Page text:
Sunday, August 30, 2009

Two items of interest for dollar followers

There were two news items this week that have potentially substantial implications for the US dollar.

The first is that a new political party, the Democratic Party of Japan, has swept into power in a landslide election victory. While these results will not be a surprise to the markets, it is a potential concern for the dollar. This is because the DPJ has a much cooler stance on Japan's relationship with the US, and certain officials have taken the stance that Japan should reduce its exposure to dollar holdings.
More recently, officials from the DPJ have seemed more reticent about the possibility of dumping the dollar, focusing as usual on the assumed valuation effects of their savings. I still don't understand how they are savings if the act of spending them reduces their value. This truth underlies how the currency manipulators of the world will get their comeuppance. This election is not a direct threat to the US dollar, but the new power in Japan at least pays lip service to increased flexibility in their relationship with the US and monetary issues. If you want to read a op-ed piece from the leader of the party you can do so here:

The second item has to do with announcements made by the Chinese sovereign wealth fund CIC.
It appears that the CIC is starting to increase its risk exposure, and thus far the investments seem to favor non-US entities. A short list of the possible investment already made include Teck Resources limited, Canada
and Songbird Estates PLC, England. The fund also has been active in the domestic banking market, and is rumored to be looking at Japanese equities. The reason that this has implications for the US dollar is simply a matter of asset preferences. If the CIC uses cash equivalents (the majority of which are dollars) to purchase equity and to finance debt (the majority of which are not denominated in dollars) then this will depreciate the dollar, all else equal. We saw the reverse of this in the financial crisis last fall when US and non-US entities both liquidated non-US investments in order to cover dollar obligations and to raise dollar liquidity. So long as we avoid a further financial crisis, the tide on asset preferences will now be heading in the other direction, and the CIC purchases and planned purchases are an excellent and important example of this.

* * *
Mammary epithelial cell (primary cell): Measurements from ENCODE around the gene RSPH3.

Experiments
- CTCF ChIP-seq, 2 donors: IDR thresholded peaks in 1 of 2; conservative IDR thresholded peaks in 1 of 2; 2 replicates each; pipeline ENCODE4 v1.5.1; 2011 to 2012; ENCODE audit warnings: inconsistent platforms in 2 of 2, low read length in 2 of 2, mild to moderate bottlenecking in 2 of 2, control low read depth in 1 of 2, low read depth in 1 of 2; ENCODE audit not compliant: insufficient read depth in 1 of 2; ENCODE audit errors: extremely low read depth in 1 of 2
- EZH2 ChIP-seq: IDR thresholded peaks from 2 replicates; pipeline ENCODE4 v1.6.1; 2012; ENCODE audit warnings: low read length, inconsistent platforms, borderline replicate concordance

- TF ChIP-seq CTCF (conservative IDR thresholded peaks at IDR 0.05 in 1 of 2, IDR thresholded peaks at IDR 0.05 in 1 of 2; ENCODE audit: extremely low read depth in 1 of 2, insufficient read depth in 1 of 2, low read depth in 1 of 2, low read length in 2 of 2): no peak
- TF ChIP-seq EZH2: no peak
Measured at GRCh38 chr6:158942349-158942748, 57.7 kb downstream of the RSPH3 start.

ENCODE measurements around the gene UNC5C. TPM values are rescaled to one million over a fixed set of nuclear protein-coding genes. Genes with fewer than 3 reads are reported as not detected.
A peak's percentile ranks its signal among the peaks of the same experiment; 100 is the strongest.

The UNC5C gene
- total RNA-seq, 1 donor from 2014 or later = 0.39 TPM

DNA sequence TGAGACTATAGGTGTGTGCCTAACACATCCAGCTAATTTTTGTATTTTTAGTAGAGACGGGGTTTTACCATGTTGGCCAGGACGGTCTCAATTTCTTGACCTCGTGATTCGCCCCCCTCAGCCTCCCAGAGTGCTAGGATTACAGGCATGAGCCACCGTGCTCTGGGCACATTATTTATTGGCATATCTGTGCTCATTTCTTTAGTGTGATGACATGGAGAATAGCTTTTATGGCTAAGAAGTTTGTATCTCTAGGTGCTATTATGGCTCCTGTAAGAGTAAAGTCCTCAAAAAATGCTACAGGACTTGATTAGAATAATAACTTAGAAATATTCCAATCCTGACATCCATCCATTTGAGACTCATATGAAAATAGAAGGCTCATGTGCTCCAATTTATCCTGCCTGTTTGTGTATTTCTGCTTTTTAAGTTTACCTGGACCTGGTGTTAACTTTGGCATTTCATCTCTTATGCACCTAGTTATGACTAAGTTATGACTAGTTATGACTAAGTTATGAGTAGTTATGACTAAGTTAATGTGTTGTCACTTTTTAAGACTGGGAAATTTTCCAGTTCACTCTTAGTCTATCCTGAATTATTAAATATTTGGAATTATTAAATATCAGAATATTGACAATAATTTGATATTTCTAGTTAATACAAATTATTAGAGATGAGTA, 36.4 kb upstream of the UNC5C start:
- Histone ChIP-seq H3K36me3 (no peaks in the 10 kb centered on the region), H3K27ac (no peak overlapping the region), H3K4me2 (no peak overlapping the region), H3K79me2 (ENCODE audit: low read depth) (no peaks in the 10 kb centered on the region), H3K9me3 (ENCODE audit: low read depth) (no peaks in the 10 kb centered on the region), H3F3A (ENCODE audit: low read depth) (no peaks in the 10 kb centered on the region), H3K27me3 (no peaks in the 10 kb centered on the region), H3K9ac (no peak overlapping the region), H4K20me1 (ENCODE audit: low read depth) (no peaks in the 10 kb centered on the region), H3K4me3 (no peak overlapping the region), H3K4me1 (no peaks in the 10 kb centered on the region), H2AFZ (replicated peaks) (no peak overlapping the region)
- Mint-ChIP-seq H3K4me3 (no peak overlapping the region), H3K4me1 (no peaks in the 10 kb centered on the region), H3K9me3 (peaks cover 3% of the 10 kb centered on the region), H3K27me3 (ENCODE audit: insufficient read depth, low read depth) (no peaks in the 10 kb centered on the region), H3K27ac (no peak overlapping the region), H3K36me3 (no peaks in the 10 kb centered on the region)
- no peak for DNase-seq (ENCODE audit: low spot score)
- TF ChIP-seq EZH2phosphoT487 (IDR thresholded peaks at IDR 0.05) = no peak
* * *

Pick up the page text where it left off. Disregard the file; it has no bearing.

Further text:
From a technical perspective, the dollar is in an ambiguous stance. The recent break below below 78.5 in the dollar index was short lived; however, the rally since then has also been lackluster. We now sit at the support area around 78.5. As trading picks up in the next couple weeks, we will likely see a new trend develop. A higher dollar is likely (but not a sure thing) if the market perception starts to lean toward a further deflationary contraction of the economy. Likewise, a lower dollar is likely if the market perception continues to expect a market expansion.

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